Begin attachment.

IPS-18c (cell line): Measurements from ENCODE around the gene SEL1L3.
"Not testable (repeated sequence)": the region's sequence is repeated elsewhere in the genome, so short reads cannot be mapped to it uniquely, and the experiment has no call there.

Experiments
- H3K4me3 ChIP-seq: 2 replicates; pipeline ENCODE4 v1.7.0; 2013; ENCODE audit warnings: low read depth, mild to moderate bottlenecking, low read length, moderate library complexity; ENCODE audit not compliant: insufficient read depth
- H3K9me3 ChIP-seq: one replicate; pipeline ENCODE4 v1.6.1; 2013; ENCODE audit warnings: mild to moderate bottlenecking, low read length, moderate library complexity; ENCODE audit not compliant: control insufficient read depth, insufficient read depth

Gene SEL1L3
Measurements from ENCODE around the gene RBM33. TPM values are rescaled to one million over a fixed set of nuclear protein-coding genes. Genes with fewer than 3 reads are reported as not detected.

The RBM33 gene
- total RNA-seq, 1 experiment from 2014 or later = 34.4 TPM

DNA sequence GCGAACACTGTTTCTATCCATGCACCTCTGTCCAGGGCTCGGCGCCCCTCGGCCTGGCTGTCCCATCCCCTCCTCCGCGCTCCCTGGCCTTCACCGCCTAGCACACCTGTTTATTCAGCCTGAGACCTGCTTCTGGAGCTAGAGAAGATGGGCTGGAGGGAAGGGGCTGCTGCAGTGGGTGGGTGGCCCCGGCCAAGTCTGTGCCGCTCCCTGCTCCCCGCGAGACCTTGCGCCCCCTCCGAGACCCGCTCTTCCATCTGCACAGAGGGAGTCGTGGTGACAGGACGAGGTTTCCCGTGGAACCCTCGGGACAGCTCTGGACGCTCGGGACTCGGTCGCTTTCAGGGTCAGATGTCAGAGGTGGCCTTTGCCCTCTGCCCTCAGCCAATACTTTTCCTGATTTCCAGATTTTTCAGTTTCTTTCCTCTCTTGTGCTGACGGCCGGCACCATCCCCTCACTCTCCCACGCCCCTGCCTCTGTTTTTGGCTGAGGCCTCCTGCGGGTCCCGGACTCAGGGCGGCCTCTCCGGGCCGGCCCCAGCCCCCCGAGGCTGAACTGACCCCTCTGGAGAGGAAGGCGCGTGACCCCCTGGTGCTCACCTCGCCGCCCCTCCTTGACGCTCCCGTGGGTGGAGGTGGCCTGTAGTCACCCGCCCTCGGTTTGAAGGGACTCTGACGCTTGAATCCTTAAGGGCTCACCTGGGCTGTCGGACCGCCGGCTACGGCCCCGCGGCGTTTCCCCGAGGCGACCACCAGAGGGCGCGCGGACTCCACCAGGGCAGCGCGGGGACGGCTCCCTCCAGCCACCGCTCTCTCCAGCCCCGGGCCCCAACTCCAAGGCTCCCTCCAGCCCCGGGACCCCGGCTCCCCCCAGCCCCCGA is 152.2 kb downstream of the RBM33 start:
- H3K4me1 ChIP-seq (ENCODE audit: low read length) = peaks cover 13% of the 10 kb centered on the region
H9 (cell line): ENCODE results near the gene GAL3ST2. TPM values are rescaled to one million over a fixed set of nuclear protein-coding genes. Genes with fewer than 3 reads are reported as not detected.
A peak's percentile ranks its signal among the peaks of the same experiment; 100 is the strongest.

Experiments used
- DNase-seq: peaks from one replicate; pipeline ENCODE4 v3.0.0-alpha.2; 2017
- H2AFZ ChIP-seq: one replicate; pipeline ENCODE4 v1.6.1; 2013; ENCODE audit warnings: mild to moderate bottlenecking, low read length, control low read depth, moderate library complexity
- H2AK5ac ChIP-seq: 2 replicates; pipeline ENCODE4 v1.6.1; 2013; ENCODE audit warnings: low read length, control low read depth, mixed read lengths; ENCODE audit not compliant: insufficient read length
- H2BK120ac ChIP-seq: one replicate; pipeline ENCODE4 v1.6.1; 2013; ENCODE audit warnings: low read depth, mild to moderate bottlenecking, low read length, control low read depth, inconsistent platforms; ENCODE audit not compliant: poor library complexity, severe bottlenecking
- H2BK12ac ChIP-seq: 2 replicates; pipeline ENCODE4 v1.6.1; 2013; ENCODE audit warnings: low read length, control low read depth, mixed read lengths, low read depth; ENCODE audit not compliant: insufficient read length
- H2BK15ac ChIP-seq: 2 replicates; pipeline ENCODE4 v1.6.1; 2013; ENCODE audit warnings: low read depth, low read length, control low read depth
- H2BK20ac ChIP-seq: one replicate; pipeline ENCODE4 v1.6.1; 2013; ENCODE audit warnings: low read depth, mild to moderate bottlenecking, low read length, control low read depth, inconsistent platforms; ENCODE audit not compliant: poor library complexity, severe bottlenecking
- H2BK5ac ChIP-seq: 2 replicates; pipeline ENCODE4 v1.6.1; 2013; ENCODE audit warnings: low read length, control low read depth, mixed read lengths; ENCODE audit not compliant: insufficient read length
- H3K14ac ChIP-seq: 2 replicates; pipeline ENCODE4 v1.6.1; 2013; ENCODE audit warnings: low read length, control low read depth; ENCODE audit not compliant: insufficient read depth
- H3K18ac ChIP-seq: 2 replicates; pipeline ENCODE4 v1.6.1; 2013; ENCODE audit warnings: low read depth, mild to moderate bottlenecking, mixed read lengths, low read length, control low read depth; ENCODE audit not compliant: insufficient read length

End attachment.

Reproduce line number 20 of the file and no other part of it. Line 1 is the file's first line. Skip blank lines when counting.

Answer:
- H2BK15ac ChIP-seq: 2 replicates; pipeline ENCODE4 v1.6.1; 2013; ENCODE audit warnings: low read depth, low read length, control low read depth